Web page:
ICO rounds up the fee dodgers but expenses skyrocket

ico_exterior2The Information Commissioner’s Office has come good on its pledge to tackle data protection fee dodgers, with its end of year financial results revealing the regulator has exceeded its target by over £2m, raising a total of £48.7m from UK companies.

The move follows a concerted campaign to identify and then contact organisations and individuals that are legally obliged to pay the fees but who had not yet registered to do so. At one stage, the ICO said it would be contacting all registered companies in the UK, more than 4.2 million in total, to remind them of their legal responsibility to pay the fee.

In the last quarter of its financial year – January, February and March – the ICO made up considerable ground on collecting the fee, raking in £15.2m; £3.4m over budget for the three month period. In total, fee income was 24% higher than the previous year due to the overlap of payment regimes.

However, at one stage, the management accounts revealed there had been six consecutive months when the fee payments were in deficit. August saw the worst performance, coming in at £507,000 under budget; at the time the regulator was running £1.3m behind budget for the year.

Even so, the success in data protection fee collection is tempered by huge rises in travel expenses and legal costs.

The figures reveal that travel costs were £922,000 against a budget of £687,000, an overspend of £234,000, although there have been more than a few eyebrows raised by claims that senior ICO staff regularly travel first class and use taxis.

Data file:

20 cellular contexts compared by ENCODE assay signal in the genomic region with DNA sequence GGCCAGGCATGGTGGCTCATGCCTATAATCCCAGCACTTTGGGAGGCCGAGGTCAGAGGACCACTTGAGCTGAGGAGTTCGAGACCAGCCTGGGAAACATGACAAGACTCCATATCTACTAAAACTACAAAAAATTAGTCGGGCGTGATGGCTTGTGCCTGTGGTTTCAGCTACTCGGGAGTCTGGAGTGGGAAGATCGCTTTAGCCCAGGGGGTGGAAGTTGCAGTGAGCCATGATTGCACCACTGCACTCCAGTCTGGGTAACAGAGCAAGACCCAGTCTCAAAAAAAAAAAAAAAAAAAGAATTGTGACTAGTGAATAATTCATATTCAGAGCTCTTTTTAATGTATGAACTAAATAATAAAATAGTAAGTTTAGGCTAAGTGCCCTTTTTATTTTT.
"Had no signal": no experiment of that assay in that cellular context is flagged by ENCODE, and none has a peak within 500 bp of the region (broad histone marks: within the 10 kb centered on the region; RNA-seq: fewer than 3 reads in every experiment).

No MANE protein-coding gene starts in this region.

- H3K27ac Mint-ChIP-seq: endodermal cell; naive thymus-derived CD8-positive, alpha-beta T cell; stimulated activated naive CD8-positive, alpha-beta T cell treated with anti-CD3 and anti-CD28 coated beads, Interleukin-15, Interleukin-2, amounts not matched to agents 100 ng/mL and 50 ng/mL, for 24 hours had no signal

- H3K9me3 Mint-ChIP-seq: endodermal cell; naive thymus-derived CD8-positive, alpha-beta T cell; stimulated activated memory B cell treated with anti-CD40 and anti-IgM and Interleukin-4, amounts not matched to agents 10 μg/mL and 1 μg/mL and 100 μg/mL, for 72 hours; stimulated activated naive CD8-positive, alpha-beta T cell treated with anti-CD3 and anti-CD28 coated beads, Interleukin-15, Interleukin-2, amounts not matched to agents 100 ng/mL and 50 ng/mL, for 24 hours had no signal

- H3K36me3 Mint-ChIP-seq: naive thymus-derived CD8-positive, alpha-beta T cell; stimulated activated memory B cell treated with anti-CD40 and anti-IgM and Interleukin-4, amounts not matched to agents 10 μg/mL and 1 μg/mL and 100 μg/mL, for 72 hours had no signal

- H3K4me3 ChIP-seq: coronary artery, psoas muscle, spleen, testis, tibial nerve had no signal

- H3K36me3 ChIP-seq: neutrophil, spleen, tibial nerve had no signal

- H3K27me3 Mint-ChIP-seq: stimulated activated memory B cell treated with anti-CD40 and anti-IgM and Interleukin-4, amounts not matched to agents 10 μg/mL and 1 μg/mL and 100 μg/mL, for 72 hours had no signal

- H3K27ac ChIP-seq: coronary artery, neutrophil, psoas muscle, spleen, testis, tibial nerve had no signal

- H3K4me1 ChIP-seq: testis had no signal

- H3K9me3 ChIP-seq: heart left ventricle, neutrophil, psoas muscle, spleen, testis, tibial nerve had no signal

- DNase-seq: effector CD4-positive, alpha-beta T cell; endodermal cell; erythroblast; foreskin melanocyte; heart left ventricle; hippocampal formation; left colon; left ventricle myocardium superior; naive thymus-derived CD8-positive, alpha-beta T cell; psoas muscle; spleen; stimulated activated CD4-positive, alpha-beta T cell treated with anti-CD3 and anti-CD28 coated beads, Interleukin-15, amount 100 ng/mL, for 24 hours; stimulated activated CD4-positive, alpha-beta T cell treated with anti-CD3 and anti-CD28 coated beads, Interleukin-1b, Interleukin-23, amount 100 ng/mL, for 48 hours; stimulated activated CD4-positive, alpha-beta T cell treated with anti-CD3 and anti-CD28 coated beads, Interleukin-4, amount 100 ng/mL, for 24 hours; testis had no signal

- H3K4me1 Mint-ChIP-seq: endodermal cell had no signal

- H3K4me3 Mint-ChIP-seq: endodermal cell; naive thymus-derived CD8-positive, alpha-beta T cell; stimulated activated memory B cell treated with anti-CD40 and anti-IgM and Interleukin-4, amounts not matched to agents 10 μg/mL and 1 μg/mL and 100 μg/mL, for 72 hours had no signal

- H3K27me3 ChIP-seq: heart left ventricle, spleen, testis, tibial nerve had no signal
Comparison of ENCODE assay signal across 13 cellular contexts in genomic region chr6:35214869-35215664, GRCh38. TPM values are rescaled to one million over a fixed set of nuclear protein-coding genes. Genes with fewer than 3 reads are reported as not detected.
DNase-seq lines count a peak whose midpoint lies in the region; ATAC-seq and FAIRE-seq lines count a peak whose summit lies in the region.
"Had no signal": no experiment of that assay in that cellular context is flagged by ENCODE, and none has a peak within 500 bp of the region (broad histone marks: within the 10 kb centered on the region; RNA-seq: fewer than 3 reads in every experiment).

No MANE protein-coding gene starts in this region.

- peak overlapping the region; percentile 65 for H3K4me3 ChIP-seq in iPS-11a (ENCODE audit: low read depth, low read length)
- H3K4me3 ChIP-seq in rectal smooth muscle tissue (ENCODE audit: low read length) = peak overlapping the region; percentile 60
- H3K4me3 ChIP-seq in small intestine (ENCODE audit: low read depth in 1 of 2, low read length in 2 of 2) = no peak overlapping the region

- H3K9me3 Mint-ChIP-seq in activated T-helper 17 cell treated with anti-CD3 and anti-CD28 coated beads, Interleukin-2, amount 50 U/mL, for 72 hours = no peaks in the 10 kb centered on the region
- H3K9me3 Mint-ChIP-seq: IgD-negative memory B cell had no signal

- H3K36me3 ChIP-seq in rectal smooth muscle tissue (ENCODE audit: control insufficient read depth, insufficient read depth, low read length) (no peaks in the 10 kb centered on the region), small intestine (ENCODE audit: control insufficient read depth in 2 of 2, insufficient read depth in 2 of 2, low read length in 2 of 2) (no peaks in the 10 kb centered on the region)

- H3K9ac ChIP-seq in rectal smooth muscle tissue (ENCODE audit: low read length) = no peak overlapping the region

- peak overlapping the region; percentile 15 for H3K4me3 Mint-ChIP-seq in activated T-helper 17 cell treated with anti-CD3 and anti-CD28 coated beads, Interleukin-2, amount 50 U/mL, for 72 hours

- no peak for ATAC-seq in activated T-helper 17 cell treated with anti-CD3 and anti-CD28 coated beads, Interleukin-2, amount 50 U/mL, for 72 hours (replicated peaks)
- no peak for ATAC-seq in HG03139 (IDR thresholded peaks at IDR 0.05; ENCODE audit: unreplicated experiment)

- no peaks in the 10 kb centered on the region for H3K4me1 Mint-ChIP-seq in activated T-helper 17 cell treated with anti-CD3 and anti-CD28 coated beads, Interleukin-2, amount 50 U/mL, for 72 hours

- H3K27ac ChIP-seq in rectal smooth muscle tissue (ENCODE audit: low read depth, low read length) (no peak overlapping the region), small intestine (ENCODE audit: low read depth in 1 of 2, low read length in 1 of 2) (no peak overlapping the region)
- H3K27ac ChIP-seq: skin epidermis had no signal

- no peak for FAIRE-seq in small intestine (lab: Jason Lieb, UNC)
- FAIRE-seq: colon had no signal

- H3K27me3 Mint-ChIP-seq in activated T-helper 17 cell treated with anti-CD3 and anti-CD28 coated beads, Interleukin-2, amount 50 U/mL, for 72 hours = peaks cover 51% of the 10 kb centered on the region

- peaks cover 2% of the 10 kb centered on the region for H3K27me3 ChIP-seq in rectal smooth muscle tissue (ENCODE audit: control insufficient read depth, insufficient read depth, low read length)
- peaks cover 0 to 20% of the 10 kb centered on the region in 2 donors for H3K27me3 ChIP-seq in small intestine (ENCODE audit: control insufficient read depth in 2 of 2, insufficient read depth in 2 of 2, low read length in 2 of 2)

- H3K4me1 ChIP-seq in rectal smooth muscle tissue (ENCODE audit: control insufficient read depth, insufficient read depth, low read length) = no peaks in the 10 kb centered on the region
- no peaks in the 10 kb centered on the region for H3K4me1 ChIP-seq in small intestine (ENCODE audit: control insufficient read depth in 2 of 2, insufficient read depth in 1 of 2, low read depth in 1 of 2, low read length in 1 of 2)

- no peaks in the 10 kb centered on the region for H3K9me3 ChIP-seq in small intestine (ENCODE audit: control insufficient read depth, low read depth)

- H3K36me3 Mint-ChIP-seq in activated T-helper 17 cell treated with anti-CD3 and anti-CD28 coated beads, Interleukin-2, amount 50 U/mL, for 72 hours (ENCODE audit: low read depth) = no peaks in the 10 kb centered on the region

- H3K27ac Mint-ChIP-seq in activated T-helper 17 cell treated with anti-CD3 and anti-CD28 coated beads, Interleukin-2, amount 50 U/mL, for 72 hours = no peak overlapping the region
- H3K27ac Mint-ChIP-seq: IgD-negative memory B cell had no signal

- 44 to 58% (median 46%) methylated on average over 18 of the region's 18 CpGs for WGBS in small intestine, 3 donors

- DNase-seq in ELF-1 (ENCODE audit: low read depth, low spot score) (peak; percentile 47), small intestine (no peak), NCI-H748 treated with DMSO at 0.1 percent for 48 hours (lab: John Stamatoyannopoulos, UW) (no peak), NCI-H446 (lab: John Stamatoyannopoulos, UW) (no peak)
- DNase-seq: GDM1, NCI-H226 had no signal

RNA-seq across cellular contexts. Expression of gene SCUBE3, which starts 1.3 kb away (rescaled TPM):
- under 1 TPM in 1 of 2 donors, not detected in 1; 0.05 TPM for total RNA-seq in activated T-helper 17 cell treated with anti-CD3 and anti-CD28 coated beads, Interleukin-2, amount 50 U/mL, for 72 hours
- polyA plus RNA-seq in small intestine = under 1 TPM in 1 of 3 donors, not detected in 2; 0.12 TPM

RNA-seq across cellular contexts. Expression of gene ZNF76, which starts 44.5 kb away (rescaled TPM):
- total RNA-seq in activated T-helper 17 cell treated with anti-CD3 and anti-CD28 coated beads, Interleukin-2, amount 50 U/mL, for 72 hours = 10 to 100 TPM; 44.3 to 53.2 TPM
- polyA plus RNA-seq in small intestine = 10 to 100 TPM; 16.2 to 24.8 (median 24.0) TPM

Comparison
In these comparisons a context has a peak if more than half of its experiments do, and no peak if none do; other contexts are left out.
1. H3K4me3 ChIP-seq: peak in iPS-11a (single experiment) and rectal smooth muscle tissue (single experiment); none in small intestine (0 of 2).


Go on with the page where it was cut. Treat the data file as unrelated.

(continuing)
The ICO travel subsistence policy states that: “You are expected to travel in standard class for all rail journeys, irrespective of your grade, distance travelled or time you are expected to be away.”

According to expenses claims posted on the ICO site, Commissioner Elizabeth Denham stays at the Royal Overseas League accommodation when in London. The club, based in St James, charges over £200 a night.

Senior staff also regularly entertain “guests” at the CIBO Italian restaurant near its head office in Wilmslow, Cheshire. For instance, on July 27 last year, ICO executive director of technology and innovation Simon McDougall claimed for a meal worth £405.35.

The expenses also include a costly trip to Japan in June 2019 by Denham and deputy commissioner of operations James Dipple-Johnstone. Their combined hotel bill alone came in at over £5,000.

Meanwhile, the ICO’s legal bill came in at £2,344,000 against a budget of £1,978,000 making it £366,000 over budget. This is likely to include the scores of appeals against ICO rulings, as well as the legal wranglings over proposed GDPR fines against British Airways and Marriott International which were recently delayed for the third time.

The regulator said: “The travel and legal budgets both faced considerable pressure and the year-end position for each has been an overspend against each area. Both of these are a reflection of the increase in demands on the organisation.”

However, there are other operations which have gone over budget, too, including extra office costs of £734,000, staff costs of +£294,000, training and recruitment +£55,000, something called “project spend” +£461,000, financial costs +£49,000 and capital spend +£11,000.

The ICO’s annual report is due to be published next month.

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